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Posted August 7, 2012
Although I was drawn by the image of a garden that comes alive at dusk--once I started reading, it was the characters that really drew me into the story. I really cared what happened to Daniel, Kat, Cary, Bree, Aunt Margo, and even, eccentric Colonel Pepperidge. I also enjoyed the humor and lighthearted approach in general.The cats were fun, too. I would highly recommend this book both to older children and their parents.
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Posted April 7, 2014
Molly Dean’s “The Twilight Garden” opens with the three most important elements of the story—Daniel who discovers Kat and the titular garden. While the garden serves as a backdrop and metaphor for the two main characters, Daniel and Kat, who literally and figuratively grow and mature as the story progresses. While I wasn’t certain reading a coming-of-age story would offer anything new, I was pleasantly surprised and drawn in by Dean’s characters and writing style that offered easy access to a timeless world.
Dean’s story centers on ten year old Daniel, who is spending the summer with his Aunt Margo at his Great Aunt Delilah’s house which also has the Twilight Garden. Delilah may or may not be off on a mission to find her “missing” daughter, but her house attracts all manner of interesting and unique characters, including Kat. A wonderful counter and sometimes foil for Daniel, the friendship between the two young characters carries the bulk of the story.
“The Twilight Garden” is a summer adventure that almost reads like a series of interlaced vignettes on the theme of growing up and growing old. Dean populates the story with a host of characters that start with the young and exuberant Kat, and run all the way up through the old and exuberant Colonel Pepperidge (a personal favorite). Readers may have two concerns about the story, but fortunately they are not major issues. First, the timeline for all the events that takes place is squeezed into just a few short weeks. For all the occurrences and adventures that Daniel, Kat and the rest of the characters have, this feels far too short. Second, the degree of maturity and emotional depth of Daniel (and to a lesser extent Kat) at times far exceeds his ten year old character, making a reader think of a much older teenager. Fortunately, these issues are not detrimental to the story or the plot at all.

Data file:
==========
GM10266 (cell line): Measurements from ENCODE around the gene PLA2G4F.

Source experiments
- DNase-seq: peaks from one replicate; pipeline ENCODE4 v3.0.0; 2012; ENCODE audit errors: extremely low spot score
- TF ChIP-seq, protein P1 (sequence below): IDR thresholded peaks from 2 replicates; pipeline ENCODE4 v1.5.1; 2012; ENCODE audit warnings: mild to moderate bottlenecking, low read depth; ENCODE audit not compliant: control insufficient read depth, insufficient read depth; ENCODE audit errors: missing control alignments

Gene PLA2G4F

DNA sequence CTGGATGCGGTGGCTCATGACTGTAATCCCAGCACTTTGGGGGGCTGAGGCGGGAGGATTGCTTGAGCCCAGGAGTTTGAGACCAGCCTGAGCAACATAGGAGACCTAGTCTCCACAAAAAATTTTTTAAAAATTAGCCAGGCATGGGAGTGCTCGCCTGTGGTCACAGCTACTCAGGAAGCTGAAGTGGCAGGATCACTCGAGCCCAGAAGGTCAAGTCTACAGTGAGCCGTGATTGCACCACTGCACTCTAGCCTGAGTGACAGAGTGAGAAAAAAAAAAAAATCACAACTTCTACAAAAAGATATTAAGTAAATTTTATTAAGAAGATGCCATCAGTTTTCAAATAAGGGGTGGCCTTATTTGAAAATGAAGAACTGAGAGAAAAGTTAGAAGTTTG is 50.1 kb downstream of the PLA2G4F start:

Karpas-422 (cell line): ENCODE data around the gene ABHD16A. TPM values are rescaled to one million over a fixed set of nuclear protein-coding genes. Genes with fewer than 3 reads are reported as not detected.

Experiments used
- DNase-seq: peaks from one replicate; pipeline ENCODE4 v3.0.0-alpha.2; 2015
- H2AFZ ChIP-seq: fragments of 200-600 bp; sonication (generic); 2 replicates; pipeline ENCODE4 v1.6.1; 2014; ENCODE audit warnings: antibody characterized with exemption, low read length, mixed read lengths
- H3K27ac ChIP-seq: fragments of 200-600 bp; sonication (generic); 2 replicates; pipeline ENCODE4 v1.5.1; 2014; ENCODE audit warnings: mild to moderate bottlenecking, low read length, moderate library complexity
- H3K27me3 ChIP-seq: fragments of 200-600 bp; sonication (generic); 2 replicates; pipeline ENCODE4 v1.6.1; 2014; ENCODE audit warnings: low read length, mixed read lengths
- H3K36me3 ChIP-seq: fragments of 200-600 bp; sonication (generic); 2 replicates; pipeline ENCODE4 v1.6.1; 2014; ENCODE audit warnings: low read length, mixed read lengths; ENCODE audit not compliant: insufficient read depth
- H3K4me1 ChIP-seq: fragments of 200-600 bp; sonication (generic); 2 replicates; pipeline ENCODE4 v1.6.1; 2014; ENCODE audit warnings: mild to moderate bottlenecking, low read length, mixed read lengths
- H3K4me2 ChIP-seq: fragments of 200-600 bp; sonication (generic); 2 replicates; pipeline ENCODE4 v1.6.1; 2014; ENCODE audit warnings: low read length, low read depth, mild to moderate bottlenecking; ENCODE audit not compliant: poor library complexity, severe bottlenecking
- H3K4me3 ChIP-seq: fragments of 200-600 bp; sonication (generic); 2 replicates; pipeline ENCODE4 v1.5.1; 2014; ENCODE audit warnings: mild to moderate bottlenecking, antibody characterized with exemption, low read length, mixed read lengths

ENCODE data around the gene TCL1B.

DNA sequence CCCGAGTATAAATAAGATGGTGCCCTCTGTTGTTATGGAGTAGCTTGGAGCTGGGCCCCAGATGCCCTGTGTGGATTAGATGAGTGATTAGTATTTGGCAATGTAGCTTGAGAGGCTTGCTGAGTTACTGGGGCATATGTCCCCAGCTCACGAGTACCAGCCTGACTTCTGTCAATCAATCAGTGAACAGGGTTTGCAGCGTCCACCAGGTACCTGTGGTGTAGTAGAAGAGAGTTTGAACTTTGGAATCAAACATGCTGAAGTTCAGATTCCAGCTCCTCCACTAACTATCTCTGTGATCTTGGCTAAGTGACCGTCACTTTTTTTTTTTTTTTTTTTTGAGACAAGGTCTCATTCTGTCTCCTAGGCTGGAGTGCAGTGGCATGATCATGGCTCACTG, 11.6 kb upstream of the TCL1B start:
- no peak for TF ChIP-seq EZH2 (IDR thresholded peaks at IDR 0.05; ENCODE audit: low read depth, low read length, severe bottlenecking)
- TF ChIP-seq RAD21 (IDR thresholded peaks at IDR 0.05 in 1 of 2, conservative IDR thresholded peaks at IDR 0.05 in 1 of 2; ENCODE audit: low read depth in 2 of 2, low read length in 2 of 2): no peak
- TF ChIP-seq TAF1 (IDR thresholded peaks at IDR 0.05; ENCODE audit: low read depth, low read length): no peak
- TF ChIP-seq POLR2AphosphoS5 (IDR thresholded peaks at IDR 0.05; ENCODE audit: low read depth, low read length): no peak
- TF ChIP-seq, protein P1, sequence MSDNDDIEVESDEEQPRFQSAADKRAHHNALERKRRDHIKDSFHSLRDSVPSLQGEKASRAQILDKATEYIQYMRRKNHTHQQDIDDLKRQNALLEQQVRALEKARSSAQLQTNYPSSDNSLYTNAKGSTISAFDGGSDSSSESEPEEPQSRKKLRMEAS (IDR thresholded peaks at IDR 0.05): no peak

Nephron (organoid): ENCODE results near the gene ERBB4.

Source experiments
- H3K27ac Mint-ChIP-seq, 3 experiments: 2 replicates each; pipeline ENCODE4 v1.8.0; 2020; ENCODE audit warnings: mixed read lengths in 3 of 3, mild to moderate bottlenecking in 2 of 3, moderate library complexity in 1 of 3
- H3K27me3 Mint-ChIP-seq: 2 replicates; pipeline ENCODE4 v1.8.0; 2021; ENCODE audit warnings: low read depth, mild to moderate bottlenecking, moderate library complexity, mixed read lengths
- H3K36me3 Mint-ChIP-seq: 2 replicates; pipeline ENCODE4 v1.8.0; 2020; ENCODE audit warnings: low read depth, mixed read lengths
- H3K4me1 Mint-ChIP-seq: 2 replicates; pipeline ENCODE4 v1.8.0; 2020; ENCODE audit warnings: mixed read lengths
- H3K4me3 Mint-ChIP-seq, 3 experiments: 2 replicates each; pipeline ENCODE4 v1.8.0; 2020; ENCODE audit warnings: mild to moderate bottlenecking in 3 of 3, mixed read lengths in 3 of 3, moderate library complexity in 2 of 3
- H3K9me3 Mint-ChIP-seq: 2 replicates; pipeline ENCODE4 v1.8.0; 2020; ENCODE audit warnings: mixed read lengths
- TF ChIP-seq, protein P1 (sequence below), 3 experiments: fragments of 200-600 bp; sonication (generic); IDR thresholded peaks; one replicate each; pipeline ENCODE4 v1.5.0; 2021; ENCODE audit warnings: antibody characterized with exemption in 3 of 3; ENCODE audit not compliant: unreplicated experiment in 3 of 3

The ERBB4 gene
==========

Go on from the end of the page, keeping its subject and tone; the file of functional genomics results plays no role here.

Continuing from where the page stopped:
Molly Dean’s “The Twilight Garden” is a fascinating look into the summer adventures of growing up and growing old. The flow of the story and the believability of the characters is never in question. Readers will enjoy navigating through the flowers and weeds of life as Dean portrays them, watching as friendships blossom and grow.
Posted March 3, 2014
The backdrop of this novel is a wonderful yet overgrown garden filled with goldfish pools, an abundance of cats, butterflies, and fireflies. This setting and the events that transpire allow the reader to be transported back to the age in childhood when explorations and the unknown can stir the imagination.
This sweet tale centers on ten year old Daniel whose parents are in the midst of a separation. Daniel has come to reside the summer with his flighty Aunt Margo who is housesitting for his Great Aunt Delilah (a woman Daniel has never met). Aunt Delilah is meanwhile in Ireland searching for her long lost granddaughter, Maggie. On the property he meets spunky eleven year old Kat. Daniel and Kat quickly form a friendship and often muse on the complexities of parents, the addled neighbor Colonel Pepperridge, and the moodiness of Daniel's precocious cousin Bree. Daniel and Kat wile away their days traversing the house and property, delving into the mystery of Maggie's disappearance and whether or not she is a ghost, and eventually lending a hand to help spruce up the property and that of the Colonel.
Molly Dean has created a cast of colorful and likeable characters in “The Twilight Garden”. The book is a well written read suitable for middle graders and up.
Posted September 20, 2013
The Twilight Garden by Molly Dean is, in some ways, a simple, unassuming book. Daniel, a ten-year-old boy, is staying with an aunt and cousin in another aunt’s house for the summer after his parents separate. He meets Kat, a local girl a year older than he is. They become friends. Through her he meets other local people, many of them a bit odd to his way of thinking, but most of them nice and none of them unfriendly.
They spend time in his aunt’s run-down twilight garden and, by the end of the book, with the help of his family and the local people, they renovate it. They help an elderly local man. Daniel becomes friends with his cousin, who, up to that point, he didn’t like.
Not much of a plot? True. Just a story about a boy going through a difficult time and finding ways to deal with his problems? Yes. Unassuming? Yes.
Simple? Not so much. The characters are complex and multilayered. People who at first might not seem likable show a deeper and more agreeable personality as they become known to Daniel and the reader. Daniel and Kat prove wise beyond their years.
The hint of mysteries; what happened to the granddaughter of the woman who owns the house and is the house haunted? are as subtle as the rest of the book.
If you’re looking for action or a supernatural element, this is not the book for you. If you want a gentle, lovingly written novel about a boy’s summer, you would have trouble finding a better book.